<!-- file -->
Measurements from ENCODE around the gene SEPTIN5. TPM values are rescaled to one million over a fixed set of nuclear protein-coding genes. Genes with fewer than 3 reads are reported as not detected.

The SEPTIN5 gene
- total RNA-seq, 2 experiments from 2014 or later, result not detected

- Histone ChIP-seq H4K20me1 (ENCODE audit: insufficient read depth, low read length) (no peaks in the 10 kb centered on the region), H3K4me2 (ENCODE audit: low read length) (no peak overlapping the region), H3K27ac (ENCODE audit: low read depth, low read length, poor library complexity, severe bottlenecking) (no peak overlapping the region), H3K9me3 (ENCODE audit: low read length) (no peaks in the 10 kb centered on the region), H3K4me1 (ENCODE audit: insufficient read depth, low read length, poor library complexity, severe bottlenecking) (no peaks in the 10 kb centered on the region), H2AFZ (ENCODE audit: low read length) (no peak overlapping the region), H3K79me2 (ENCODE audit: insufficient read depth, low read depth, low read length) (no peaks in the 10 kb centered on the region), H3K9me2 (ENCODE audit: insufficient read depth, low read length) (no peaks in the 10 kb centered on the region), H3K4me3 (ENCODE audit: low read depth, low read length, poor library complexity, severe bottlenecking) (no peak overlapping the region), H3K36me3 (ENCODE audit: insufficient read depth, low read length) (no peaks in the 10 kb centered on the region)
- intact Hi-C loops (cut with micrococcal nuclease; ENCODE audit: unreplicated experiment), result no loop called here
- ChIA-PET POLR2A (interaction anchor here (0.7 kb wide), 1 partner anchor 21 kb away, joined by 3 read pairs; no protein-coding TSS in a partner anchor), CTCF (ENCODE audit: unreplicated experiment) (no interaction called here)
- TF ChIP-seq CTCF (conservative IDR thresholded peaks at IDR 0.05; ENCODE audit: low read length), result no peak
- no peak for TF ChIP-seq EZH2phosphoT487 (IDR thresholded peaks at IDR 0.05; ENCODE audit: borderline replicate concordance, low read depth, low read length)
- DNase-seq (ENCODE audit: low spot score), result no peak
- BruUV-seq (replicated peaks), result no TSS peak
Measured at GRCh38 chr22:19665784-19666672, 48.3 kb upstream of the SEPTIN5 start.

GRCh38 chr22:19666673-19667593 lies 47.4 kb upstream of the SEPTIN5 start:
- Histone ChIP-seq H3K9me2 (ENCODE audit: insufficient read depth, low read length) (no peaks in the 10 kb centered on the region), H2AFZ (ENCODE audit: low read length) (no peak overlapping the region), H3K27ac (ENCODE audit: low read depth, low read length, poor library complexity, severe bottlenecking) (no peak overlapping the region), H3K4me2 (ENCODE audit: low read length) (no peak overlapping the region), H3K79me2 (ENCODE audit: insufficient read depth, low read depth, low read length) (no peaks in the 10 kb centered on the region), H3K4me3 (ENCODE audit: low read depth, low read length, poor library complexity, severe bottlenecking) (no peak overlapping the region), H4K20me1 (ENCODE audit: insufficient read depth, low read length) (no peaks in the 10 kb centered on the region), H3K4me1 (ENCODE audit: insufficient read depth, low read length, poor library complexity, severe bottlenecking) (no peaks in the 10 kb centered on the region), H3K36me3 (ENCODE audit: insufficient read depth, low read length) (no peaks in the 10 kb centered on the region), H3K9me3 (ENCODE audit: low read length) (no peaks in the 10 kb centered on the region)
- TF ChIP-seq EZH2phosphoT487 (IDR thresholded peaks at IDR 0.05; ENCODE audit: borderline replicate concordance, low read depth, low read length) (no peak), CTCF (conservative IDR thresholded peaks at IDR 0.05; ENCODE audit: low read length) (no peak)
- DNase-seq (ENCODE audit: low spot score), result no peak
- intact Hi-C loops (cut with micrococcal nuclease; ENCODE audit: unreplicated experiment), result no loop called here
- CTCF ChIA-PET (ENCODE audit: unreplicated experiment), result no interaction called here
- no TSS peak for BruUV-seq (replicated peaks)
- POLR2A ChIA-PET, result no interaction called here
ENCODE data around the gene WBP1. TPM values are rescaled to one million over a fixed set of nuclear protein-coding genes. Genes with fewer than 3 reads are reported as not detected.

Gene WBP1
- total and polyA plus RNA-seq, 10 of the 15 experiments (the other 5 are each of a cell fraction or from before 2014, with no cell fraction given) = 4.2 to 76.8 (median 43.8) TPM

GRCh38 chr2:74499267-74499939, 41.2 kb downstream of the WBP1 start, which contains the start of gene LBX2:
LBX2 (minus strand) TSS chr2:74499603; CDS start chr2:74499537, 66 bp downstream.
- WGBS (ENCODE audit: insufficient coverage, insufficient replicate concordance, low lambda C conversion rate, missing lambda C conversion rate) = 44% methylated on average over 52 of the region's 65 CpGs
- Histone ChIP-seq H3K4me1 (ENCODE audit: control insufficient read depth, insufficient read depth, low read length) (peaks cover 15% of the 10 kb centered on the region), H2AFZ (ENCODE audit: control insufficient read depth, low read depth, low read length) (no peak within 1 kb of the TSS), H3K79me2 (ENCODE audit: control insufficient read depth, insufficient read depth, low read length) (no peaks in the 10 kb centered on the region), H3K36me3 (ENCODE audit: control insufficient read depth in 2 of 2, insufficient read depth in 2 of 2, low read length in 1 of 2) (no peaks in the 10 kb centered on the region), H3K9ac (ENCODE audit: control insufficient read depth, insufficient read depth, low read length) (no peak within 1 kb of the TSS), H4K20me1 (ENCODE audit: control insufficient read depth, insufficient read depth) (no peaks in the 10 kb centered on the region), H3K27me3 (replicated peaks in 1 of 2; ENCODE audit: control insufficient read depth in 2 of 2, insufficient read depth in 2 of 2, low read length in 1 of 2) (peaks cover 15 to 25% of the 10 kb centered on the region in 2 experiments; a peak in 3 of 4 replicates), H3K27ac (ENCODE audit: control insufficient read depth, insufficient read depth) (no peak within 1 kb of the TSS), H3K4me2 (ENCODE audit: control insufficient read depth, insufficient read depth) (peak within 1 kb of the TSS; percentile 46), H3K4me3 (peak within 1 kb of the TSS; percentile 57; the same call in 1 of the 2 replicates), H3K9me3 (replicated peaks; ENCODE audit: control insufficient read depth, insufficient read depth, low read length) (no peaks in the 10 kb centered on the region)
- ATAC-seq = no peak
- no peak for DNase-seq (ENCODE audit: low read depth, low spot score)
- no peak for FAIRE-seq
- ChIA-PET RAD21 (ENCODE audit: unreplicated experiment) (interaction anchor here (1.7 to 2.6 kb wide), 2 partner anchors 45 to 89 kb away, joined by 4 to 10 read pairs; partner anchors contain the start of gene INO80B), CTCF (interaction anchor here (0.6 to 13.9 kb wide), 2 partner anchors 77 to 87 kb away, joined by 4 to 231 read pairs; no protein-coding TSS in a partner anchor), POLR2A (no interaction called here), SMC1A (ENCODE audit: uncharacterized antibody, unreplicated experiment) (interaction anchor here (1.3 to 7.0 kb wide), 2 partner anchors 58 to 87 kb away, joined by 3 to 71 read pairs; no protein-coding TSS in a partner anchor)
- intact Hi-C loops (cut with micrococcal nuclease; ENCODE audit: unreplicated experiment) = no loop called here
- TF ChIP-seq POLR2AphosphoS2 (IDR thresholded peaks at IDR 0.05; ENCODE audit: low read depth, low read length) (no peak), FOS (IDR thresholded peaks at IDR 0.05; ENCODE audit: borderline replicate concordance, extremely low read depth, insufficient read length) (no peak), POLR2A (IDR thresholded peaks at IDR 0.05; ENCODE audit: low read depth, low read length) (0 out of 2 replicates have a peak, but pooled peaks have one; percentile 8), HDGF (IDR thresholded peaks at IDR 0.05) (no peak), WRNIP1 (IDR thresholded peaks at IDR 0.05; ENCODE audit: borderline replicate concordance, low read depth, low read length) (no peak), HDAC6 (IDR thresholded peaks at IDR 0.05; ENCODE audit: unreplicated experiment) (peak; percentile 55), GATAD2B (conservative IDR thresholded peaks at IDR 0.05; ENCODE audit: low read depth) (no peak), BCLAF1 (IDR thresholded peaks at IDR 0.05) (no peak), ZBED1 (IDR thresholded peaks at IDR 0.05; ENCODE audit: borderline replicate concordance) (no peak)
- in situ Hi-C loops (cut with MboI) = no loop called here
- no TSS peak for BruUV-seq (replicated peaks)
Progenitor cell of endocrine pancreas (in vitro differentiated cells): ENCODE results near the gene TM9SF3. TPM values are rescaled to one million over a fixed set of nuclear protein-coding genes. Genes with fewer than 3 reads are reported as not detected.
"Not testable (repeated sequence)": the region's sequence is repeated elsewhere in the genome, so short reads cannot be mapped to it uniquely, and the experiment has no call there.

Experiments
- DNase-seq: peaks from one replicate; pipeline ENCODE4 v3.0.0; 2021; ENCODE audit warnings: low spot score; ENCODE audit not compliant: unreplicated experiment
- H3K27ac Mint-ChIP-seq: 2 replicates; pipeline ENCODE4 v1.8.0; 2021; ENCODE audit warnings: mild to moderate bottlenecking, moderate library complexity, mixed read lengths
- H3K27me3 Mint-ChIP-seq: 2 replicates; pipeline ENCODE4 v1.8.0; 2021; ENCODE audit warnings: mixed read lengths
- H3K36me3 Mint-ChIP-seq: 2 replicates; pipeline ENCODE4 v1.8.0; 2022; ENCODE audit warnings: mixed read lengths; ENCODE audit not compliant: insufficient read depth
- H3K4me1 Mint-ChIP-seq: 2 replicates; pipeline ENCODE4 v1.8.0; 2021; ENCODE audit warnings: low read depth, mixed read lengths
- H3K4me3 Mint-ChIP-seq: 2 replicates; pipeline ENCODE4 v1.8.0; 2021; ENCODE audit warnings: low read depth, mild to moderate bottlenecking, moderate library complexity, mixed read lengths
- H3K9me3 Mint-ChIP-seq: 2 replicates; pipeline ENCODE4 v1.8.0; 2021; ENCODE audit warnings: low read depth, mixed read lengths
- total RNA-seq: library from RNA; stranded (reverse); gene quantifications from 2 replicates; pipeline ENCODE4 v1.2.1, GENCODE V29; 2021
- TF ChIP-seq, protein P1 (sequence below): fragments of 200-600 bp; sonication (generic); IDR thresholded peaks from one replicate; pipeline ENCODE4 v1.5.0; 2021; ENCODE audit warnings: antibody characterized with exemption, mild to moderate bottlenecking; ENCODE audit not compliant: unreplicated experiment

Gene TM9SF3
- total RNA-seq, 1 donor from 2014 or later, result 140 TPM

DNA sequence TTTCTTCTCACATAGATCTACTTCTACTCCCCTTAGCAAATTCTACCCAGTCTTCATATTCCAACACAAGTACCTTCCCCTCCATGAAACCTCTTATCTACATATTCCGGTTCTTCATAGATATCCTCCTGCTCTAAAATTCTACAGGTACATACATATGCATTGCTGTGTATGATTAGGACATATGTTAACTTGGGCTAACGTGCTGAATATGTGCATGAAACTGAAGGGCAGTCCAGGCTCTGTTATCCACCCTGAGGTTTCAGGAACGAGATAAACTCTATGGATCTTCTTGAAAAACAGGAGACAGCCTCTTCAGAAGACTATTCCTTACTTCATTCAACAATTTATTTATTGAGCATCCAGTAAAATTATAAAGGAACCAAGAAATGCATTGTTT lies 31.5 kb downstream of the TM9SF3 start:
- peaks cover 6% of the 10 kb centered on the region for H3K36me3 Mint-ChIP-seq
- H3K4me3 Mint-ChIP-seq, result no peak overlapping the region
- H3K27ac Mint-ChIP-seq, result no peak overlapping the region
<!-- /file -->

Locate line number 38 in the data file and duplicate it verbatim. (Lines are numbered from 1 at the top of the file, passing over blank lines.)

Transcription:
- DNase-seq: peaks from one replicate; pipeline ENCODE4 v3.0.0; 2021; ENCODE audit warnings: low spot score; ENCODE audit not compliant: unreplicated experiment